Those of us who are passionate about the sport of dressage often don’t think about where our money goes or plan ahead for a lifetime of needs. In my own career as a dressage professional, I wish I had had a better business sense when it came to running my own dressage barn and my riding career.
Over the years, I’ve learned to think about my passion realistically and work with a business plan–which I advise everyone to do. Now, I keep track of actual costs–each month’s feed, bedding, grooming and maintenance, including tractor repairs, building expenses, barn help, apprentice students, etc.
Once I began putting the numbers down, I saw that my operation wasn’t paying for itself. I was doing other things to support it, such as giving clinics and selling horses. I finally realized that I wasn’t charging enough for my actual costs of boarding horses, for example. If a stall had been empty, I would have saved money!
I also encourage everyone to look far ahead to plan your riding life. If I had to do it over again and were a young professional or aspiring Olympic rider, I would look five to eight years ahead and not just think about what’s happening now in the current show season. I would start more young horses. Everyone is looking for the horse with the flying change but if you invest the money in a young horse, the quality of that horse might be far greater. If you rely on only one special horse–your current Grand Prix horse–you won’t have one coming up when he’s gone. You might be successful in the short term, but not in the long term. Get two young horses or better, three. Along the road they might turn out to be nice horses but not Grand Prix horses. You don’t know that when they are three. You have to weed them out and be selective and use your business sense.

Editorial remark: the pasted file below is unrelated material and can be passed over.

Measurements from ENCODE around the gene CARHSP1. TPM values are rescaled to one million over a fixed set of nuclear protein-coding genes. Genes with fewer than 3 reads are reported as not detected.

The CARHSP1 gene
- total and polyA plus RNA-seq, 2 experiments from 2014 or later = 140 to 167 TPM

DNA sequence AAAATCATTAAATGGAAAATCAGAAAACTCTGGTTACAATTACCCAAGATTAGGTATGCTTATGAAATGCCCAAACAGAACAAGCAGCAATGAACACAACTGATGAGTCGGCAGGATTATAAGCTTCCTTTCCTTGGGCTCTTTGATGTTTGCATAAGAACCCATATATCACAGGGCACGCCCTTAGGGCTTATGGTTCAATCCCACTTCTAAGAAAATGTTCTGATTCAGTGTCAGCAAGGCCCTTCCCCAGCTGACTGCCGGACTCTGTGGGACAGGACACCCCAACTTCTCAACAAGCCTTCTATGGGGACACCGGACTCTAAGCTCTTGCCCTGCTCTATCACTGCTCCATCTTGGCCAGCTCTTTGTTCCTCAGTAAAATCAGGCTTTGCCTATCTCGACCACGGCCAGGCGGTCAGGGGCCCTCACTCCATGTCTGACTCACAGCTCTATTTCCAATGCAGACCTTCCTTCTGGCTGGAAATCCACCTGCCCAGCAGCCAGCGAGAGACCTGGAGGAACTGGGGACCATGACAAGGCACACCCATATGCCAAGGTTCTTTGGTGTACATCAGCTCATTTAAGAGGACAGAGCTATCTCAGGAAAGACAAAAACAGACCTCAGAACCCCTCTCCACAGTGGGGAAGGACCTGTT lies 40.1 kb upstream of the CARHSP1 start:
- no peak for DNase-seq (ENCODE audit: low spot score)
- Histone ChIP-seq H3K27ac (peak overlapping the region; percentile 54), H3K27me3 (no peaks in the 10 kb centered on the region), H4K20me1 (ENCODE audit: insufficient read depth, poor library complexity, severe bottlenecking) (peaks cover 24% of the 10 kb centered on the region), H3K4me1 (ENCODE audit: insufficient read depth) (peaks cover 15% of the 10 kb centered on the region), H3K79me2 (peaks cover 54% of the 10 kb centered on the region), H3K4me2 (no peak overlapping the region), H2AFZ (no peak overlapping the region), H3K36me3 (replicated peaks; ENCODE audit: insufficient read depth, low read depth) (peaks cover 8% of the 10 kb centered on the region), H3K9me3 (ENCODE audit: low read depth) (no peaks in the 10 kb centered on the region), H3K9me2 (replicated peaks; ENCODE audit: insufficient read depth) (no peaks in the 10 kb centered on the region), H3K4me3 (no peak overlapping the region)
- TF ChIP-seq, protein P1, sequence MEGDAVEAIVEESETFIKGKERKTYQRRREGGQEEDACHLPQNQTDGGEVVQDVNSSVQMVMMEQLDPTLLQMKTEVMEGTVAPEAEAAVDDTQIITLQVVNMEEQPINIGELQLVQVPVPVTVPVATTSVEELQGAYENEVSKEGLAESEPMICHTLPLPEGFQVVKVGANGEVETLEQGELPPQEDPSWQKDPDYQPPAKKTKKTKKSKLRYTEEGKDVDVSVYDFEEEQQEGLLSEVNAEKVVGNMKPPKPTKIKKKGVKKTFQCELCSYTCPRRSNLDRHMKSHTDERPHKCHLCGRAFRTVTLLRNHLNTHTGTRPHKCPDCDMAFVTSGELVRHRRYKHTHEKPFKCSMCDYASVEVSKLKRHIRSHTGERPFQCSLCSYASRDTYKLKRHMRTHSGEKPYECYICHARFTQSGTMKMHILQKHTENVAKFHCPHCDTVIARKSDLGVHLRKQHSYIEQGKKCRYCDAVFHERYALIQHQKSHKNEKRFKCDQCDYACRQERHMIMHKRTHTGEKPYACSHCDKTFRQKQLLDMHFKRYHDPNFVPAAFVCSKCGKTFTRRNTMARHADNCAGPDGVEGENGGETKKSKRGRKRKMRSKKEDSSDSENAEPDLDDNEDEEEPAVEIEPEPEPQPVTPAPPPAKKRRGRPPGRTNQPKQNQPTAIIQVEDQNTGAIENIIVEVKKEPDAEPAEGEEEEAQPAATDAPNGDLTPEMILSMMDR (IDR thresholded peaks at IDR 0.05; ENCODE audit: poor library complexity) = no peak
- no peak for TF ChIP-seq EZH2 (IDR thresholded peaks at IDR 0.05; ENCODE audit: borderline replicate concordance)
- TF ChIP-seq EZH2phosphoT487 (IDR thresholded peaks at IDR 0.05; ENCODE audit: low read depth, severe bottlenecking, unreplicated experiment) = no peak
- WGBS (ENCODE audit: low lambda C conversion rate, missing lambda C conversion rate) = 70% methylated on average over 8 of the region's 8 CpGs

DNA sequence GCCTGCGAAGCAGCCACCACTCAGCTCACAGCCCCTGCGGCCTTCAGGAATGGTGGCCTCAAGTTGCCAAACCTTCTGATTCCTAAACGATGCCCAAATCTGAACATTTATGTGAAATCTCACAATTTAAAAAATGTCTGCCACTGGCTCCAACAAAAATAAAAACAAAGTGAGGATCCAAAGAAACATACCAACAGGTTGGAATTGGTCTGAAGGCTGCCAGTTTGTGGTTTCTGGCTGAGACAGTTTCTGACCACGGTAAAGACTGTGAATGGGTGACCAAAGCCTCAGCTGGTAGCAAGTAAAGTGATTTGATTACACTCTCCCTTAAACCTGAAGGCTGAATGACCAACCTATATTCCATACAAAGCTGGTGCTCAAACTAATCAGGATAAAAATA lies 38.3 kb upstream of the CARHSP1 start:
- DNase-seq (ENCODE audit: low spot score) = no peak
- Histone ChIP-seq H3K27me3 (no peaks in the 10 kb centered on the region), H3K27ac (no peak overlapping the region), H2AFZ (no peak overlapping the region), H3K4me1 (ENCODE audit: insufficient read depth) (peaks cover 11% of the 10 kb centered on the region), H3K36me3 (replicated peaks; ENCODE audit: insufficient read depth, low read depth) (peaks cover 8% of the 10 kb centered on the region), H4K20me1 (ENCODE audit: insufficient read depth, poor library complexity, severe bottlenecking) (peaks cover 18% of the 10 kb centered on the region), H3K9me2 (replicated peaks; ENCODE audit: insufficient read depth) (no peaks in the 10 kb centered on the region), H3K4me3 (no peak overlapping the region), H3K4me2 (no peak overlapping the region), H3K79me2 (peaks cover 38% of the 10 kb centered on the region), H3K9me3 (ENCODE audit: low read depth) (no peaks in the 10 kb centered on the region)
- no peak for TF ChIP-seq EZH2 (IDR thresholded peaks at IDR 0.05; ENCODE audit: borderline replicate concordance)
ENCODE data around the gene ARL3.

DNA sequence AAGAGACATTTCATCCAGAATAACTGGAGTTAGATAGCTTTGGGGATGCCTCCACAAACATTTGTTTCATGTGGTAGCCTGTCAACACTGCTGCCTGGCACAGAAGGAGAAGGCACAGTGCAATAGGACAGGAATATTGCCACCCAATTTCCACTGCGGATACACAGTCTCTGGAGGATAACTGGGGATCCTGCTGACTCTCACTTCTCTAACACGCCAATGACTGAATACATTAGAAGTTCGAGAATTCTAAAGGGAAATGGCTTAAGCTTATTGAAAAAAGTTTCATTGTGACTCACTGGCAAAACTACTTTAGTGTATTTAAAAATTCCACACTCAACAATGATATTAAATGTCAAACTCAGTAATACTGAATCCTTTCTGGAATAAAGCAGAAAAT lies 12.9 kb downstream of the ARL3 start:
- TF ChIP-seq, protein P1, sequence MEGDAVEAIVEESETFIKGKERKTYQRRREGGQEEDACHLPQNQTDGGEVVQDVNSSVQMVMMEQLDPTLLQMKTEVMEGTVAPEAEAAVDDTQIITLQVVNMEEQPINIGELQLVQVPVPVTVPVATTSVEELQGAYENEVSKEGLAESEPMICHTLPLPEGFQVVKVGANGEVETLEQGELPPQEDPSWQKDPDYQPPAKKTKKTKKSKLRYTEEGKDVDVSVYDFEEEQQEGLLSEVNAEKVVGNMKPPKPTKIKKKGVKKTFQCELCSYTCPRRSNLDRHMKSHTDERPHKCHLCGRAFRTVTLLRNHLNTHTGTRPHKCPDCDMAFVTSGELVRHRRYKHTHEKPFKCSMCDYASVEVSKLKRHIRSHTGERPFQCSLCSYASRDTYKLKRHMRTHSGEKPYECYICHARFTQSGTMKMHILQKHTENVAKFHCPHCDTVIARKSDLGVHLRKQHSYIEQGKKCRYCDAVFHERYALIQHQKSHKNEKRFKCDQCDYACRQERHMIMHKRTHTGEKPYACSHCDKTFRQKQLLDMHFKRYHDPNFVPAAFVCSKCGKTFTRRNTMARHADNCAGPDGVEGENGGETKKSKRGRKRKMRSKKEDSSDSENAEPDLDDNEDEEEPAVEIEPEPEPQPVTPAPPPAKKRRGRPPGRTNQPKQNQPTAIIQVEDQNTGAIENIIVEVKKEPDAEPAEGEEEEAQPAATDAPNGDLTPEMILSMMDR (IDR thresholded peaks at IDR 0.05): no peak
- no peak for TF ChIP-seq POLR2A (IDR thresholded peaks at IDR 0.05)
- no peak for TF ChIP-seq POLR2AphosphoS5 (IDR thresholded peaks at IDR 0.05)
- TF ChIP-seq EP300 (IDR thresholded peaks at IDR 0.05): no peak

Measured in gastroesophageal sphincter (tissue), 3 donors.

I recommend going to a professional stable and learning how to train your own Grand Prix horse. Spend six months in a professional barn in America or, if you have the chance, go to Europe. You’ll get a chance to ride many horses and see how a top trainer works hard every day. You’ll learn how horses progress with systematic training every day, and get a picture of the whole training system. Riding only one horse is not enough to understand the whole picture. All this gives you a better perspective on how to plan your own life and horse training.
In the beginning, you might only get to walk these horses or muck the stalls. But if you stay long enough and are loyal you’ll get a chance to work your way up or even stay. Once you’ve trained a Grand Prix horse yourself, you’ll have enough confidence to train another one.
All this seems like a long road, but the time goes by faster than you think.
Carole Grant is a lifelong horsewoman who represented the U.S. at the 1982 World Equestrian Games and earned two gold medals at the 1983 Pan-Am Games in Venezuela. She is recipient of the Whitney Stone Memorial Trophy, which is presented by the United States Equestrian Team for a distinguished international career and for being an ambassador for the sport. Together with her daughters Mary Ann and Tonya, she operates Equistride International, a training and sales facility in Fenton, Mich.